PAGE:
2. Write regularly. Write every day, or every weekend. Start by keeping a journal or tackling the exercises in Writing Down the Bones. Make writing a habit. Don't wait for inspiration. Once you are published, you'll need to make deadlines.
3. Join DorothyL. About 3,000 mystery fans and about 150 authors are members of this list serv, a daily digest of various people's posts (usually 30-50) that is e-mailed out to subscribers each day. Eavesdrop as readers talk about what they like and why. Share the good news (also known as BSP, or blatant self-promotion) when you sign your first contract. To join, go to DorothyL.com.
4. Consider joining the national Sisters in Crime, which has about 3,000 members. (Guys can join, too.) It has a quarterly newsletter with good information. I generally find at least one piece of useful information per issue. http://www.sistersincrime.org,
5. Join Murder Must Advertise by going to http://www.MurderMustAdverise.com. Here published and unpublished authors exchange tips for promoting their books. You don't need to be published yet to join.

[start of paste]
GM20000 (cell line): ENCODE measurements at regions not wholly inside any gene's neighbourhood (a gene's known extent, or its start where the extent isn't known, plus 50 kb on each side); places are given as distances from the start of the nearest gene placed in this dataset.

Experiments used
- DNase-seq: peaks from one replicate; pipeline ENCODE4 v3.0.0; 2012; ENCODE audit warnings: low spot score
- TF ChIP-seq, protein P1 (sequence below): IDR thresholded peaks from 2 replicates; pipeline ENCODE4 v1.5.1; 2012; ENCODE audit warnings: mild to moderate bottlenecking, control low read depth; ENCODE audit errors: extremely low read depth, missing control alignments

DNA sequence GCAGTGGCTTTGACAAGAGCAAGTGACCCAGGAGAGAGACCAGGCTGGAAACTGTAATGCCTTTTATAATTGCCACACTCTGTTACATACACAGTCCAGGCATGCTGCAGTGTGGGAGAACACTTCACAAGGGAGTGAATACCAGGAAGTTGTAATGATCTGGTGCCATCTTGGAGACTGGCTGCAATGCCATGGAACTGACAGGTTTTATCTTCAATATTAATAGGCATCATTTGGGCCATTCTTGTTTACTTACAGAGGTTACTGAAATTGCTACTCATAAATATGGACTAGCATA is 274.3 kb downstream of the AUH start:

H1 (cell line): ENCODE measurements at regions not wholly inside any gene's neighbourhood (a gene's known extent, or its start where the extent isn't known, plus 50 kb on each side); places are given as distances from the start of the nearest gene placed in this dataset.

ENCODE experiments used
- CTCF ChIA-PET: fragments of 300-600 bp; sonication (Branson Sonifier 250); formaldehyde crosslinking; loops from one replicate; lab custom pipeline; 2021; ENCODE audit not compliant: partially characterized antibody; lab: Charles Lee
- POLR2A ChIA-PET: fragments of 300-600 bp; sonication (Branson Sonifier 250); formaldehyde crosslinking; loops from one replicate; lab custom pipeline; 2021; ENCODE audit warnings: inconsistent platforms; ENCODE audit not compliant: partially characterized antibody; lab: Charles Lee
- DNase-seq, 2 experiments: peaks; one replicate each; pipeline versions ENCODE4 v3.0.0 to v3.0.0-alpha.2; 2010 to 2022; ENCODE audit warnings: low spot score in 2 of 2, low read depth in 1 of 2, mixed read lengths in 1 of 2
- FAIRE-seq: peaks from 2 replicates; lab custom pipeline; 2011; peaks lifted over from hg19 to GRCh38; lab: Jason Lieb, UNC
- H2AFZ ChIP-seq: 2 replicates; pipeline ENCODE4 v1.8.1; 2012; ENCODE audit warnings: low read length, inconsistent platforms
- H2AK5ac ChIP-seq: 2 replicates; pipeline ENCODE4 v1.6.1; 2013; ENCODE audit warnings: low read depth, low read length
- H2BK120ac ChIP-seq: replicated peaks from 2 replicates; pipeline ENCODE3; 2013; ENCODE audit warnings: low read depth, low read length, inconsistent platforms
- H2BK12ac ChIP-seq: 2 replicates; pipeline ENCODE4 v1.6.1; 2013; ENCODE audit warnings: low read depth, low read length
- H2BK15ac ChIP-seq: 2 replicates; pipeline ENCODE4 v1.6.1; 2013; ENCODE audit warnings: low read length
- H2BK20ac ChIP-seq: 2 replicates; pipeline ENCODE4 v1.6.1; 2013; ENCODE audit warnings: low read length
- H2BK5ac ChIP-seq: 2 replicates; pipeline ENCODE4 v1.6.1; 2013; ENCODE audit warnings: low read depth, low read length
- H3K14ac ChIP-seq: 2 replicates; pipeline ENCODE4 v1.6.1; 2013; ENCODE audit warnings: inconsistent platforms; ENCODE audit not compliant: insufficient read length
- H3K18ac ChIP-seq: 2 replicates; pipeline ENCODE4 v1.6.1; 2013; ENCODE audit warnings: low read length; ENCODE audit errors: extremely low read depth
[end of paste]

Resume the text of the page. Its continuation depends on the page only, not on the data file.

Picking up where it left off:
6. Consider joining Mystery Writers of America. http://www.mysterywriters.org. There are four categories of membership, and everyone interested in writing mystery fiction will fit into one.
7. In Portland, Oregon: Join Friends of Mystery, a Portland group with a good newsletter and monthly meetings.
8. Think about going to a mystery fan convention, such as Bouchercon, Malice Domestic or Left Coast Crime. A great way to meet authors, fans, editors and agents. If you volunteer, you get free admission.
9. Go to readings at bookstores. You'll learn something from every writer you hear. What makes each one succeed - or fail? What makes the audience laugh or ask lots of questions? What makes people look at their watches and get up? Which bookstores do the best jobs in promoting their readings?
10. Buy a book of baby names. Great for naming your next character.
11. Subscribe to free weekday e-mails from Publishers Lunch (publisherslunch.com). Has weekly information on which literary agents have recently closed deals for which books, with a ballpark reference to the advance.
12. Read Miss Snark's blog. This literary agent tells it like it is – and she obviously knows a lot about the mystery field. She even takes questions. I only wish she had been around when I was first trying to get published. http://misssnark.blogspot.com/